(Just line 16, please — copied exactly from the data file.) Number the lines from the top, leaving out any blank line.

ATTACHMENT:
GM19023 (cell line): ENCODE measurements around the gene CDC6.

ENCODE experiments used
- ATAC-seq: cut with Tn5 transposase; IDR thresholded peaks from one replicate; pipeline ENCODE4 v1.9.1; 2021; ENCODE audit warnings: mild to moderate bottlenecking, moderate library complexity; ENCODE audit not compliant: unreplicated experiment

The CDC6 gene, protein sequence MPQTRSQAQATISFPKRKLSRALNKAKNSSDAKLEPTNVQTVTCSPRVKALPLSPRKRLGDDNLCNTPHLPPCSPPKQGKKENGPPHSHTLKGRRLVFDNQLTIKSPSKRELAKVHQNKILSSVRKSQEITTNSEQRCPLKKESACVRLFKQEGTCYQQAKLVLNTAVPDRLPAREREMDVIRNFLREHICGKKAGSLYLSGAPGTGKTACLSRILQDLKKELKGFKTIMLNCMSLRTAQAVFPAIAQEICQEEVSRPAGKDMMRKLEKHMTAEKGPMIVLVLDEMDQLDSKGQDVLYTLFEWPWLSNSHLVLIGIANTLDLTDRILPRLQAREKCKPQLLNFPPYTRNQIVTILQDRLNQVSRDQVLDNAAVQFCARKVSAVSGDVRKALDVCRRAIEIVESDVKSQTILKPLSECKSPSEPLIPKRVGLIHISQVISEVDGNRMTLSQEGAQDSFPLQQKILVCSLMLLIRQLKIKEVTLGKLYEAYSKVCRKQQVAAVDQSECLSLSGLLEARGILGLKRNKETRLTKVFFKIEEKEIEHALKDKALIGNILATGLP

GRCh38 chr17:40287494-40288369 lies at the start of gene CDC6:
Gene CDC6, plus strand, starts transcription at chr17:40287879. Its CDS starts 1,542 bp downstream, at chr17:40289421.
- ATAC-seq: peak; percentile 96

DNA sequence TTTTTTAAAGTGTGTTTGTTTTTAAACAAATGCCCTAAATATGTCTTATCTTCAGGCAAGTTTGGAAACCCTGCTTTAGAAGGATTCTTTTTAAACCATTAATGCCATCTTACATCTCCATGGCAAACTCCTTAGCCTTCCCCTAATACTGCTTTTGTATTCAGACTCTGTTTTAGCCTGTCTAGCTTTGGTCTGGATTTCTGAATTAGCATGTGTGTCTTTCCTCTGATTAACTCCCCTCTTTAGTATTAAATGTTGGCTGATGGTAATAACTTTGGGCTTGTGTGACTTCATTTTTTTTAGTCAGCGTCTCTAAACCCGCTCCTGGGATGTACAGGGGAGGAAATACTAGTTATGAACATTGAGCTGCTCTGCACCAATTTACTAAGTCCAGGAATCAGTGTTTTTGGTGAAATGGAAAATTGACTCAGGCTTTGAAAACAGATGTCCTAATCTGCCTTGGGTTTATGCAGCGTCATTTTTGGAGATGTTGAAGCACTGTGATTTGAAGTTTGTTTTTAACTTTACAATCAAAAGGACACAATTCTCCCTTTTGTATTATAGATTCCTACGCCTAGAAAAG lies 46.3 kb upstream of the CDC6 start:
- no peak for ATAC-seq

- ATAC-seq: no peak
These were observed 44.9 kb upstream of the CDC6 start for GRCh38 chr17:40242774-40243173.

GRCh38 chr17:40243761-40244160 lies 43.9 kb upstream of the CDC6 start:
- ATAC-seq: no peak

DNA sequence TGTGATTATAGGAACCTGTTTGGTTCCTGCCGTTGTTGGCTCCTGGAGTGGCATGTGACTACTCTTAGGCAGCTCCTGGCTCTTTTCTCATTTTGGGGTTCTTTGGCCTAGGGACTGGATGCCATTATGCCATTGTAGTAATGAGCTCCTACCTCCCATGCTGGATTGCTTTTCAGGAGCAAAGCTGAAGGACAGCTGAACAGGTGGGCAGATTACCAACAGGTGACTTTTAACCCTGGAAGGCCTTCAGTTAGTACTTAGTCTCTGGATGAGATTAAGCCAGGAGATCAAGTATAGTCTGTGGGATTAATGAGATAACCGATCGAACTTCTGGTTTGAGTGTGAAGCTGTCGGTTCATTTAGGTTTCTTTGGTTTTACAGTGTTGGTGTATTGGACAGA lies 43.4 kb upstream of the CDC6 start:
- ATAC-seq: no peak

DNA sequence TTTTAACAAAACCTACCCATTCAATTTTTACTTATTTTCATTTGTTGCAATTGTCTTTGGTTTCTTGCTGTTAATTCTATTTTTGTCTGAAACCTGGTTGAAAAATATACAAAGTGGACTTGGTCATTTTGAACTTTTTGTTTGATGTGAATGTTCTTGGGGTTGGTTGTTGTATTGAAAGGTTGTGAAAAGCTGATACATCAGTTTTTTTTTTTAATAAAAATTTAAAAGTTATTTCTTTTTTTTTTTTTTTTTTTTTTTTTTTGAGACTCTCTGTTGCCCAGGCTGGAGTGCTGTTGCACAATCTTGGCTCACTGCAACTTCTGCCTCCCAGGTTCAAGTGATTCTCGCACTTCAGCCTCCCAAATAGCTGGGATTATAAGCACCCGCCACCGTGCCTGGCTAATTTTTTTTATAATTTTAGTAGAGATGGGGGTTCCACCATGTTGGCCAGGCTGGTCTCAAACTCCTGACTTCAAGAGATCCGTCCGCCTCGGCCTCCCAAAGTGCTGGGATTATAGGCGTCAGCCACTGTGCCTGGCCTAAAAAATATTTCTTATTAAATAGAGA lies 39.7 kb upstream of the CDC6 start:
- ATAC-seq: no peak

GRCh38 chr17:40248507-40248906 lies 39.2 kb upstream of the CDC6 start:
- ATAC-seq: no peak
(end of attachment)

DNA sequence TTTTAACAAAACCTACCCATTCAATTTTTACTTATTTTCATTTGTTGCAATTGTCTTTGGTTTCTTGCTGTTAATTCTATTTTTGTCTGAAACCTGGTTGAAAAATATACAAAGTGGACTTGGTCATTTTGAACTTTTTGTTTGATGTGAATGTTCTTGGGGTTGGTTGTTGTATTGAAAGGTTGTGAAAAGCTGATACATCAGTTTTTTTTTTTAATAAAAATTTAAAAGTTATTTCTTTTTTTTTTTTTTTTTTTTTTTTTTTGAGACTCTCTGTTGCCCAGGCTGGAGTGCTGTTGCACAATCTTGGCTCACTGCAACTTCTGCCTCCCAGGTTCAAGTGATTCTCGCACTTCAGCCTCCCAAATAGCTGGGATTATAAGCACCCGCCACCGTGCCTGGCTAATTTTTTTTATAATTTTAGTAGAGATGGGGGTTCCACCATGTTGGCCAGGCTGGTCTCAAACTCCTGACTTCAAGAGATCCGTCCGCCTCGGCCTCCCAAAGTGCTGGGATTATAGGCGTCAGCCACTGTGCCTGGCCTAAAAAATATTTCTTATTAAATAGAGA lies 39.7 kb upstream of the CDC6 start: